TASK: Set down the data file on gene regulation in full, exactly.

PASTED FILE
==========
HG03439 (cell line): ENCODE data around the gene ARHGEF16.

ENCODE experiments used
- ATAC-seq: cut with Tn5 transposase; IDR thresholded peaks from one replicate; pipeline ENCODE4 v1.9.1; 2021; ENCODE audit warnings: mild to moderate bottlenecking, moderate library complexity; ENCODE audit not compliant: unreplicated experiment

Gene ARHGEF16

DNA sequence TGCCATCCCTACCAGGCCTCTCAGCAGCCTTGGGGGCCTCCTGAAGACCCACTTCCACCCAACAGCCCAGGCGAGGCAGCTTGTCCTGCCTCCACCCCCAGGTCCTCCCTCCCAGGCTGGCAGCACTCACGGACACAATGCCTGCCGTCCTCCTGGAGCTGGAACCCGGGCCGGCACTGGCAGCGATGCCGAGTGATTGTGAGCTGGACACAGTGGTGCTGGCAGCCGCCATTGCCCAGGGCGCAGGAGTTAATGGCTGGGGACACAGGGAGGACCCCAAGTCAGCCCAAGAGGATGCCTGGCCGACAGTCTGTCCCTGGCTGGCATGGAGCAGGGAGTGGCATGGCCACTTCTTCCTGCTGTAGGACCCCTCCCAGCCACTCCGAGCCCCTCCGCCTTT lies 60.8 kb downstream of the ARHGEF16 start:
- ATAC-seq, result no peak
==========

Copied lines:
HG03439 (cell line): ENCODE data around the gene ARHGEF16.

ENCODE experiments used
- ATAC-seq: cut with Tn5 transposase; IDR thresholded peaks from one replicate; pipeline ENCODE4 v1.9.1; 2021; ENCODE audit warnings: mild to moderate bottlenecking, moderate library complexity; ENCODE audit not compliant: unreplicated experiment

Gene ARHGEF16

DNA sequence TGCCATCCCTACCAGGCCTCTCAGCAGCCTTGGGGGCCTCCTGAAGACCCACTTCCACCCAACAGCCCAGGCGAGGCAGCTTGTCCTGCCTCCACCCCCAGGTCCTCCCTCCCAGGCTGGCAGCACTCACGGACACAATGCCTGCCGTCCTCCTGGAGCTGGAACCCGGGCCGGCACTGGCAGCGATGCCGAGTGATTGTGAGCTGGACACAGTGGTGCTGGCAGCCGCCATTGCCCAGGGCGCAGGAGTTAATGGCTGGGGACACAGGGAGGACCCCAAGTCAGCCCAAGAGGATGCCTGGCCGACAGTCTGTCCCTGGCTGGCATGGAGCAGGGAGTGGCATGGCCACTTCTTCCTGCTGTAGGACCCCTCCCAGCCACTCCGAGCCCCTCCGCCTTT lies 60.8 kb downstream of the ARHGEF16 start:
- ATAC-seq, result no peak